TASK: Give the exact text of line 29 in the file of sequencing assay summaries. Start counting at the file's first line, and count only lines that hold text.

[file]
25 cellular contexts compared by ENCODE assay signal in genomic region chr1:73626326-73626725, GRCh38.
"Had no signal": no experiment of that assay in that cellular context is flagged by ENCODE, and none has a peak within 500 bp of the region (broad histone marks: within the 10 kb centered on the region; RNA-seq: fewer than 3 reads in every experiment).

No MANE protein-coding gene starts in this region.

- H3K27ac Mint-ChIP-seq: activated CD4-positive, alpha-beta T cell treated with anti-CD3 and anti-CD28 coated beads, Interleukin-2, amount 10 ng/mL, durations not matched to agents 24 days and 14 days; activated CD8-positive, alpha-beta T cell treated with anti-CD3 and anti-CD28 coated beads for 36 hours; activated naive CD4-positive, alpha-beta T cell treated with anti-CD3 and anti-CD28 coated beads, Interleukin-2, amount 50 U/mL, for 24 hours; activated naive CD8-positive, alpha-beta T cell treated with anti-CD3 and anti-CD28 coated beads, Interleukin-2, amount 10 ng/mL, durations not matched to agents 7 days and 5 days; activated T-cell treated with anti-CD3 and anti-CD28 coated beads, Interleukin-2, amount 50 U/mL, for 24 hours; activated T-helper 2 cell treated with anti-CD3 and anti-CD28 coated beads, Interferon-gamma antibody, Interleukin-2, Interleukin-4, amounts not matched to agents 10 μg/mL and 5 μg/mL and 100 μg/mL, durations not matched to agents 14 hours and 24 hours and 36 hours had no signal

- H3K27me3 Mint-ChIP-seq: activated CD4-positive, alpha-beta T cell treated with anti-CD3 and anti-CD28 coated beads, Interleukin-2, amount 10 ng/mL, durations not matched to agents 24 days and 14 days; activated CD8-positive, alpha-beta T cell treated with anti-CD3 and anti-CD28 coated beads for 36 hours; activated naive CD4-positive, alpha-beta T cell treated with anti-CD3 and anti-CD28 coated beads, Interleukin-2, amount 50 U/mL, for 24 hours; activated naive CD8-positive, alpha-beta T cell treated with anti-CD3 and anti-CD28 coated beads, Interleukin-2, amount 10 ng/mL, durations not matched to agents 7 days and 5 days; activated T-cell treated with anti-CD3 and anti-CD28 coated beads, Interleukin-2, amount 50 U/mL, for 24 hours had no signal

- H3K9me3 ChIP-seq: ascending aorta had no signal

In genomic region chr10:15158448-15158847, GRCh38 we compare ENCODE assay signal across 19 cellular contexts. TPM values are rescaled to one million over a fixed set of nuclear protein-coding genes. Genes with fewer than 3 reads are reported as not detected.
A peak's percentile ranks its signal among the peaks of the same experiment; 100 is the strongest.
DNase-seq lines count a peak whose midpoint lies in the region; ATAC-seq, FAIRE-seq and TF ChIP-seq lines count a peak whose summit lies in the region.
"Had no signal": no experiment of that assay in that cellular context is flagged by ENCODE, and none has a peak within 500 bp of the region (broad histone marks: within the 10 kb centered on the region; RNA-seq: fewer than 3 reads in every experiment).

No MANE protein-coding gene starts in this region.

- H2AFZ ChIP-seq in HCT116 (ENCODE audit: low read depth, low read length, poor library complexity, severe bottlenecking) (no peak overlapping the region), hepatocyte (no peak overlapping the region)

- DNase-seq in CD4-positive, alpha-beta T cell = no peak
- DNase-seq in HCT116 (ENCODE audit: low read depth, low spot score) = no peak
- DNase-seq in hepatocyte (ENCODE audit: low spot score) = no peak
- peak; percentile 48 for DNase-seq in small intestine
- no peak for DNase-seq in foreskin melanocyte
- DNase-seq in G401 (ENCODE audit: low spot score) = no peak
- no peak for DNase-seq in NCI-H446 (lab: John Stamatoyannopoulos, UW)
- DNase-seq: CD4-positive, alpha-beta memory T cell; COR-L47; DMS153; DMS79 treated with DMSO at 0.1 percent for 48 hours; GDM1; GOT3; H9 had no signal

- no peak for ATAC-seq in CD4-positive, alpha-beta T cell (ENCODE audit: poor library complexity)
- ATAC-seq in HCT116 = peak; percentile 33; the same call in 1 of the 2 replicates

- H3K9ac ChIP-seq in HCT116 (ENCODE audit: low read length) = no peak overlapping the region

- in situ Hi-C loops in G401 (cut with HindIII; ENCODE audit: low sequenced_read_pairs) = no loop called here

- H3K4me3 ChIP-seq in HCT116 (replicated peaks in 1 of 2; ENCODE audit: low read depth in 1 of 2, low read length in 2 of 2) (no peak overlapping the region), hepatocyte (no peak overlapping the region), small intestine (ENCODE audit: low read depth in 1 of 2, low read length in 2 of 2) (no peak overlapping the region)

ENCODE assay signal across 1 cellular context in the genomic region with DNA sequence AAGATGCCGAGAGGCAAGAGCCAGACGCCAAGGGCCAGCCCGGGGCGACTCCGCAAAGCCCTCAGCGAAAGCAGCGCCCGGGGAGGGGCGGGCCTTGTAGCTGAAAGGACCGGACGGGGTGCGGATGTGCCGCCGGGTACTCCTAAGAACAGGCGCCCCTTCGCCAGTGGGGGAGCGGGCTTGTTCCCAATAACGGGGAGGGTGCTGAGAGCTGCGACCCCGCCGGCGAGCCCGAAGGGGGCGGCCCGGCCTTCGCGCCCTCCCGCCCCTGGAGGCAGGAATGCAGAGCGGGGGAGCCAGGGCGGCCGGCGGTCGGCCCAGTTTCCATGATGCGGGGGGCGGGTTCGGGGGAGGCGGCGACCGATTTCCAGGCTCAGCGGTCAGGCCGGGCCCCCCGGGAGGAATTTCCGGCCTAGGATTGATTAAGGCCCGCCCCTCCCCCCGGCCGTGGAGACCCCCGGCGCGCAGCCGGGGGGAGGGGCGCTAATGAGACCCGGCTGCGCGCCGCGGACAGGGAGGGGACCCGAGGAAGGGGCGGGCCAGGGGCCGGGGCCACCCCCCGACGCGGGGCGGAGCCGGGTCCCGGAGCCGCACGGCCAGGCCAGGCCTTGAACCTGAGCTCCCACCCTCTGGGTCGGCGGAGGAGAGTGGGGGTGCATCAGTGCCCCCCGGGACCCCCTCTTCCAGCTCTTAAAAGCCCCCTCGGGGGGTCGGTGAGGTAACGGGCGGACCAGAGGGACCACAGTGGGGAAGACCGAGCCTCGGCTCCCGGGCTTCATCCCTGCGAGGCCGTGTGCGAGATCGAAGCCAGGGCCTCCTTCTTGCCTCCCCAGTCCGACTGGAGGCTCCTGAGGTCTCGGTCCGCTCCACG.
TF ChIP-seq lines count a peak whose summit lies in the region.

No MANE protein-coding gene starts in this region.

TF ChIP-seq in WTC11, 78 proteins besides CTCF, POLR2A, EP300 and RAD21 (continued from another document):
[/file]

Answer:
TF ChIP-seq in WTC11, 78 proteins besides CTCF, POLR2A, EP300 and RAD21 (continued from another document):